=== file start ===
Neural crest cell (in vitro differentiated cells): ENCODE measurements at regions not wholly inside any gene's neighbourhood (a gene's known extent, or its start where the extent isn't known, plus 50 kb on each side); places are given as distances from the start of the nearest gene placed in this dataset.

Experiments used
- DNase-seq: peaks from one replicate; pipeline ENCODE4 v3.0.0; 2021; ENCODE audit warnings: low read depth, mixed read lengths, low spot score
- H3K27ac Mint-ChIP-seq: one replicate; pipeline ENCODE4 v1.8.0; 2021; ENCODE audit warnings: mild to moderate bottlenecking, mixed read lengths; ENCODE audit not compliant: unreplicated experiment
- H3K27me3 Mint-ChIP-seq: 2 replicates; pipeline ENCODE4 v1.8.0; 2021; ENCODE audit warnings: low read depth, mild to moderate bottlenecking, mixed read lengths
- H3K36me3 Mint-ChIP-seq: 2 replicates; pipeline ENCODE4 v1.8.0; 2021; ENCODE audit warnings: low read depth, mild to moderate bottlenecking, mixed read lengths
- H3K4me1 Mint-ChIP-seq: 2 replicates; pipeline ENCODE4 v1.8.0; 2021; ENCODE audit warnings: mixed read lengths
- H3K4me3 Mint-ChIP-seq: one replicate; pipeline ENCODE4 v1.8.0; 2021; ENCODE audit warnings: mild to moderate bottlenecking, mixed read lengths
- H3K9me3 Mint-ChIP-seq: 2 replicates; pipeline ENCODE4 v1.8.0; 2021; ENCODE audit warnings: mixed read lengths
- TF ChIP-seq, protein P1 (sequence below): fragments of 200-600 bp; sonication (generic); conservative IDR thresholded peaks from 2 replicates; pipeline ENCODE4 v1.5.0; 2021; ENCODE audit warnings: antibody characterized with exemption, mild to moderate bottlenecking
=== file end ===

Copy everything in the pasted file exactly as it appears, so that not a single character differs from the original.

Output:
Neural crest cell (in vitro differentiated cells): ENCODE measurements at regions not wholly inside any gene's neighbourhood (a gene's known extent, or its start where the extent isn't known, plus 50 kb on each side); places are given as distances from the start of the nearest gene placed in this dataset.

Experiments used
- DNase-seq: peaks from one replicate; pipeline ENCODE4 v3.0.0; 2021; ENCODE audit warnings: low read depth, mixed read lengths, low spot score
- H3K27ac Mint-ChIP-seq: one replicate; pipeline ENCODE4 v1.8.0; 2021; ENCODE audit warnings: mild to moderate bottlenecking, mixed read lengths; ENCODE audit not compliant: unreplicated experiment
- H3K27me3 Mint-ChIP-seq: 2 replicates; pipeline ENCODE4 v1.8.0; 2021; ENCODE audit warnings: low read depth, mild to moderate bottlenecking, mixed read lengths
- H3K36me3 Mint-ChIP-seq: 2 replicates; pipeline ENCODE4 v1.8.0; 2021; ENCODE audit warnings: low read depth, mild to moderate bottlenecking, mixed read lengths
- H3K4me1 Mint-ChIP-seq: 2 replicates; pipeline ENCODE4 v1.8.0; 2021; ENCODE audit warnings: mixed read lengths
- H3K4me3 Mint-ChIP-seq: one replicate; pipeline ENCODE4 v1.8.0; 2021; ENCODE audit warnings: mild to moderate bottlenecking, mixed read lengths
- H3K9me3 Mint-ChIP-seq: 2 replicates; pipeline ENCODE4 v1.8.0; 2021; ENCODE audit warnings: mixed read lengths
- TF ChIP-seq, protein P1 (sequence below): fragments of 200-600 bp; sonication (generic); conservative IDR thresholded peaks from 2 replicates; pipeline ENCODE4 v1.5.0; 2021; ENCODE audit warnings: antibody characterized with exemption, mild to moderate bottlenecking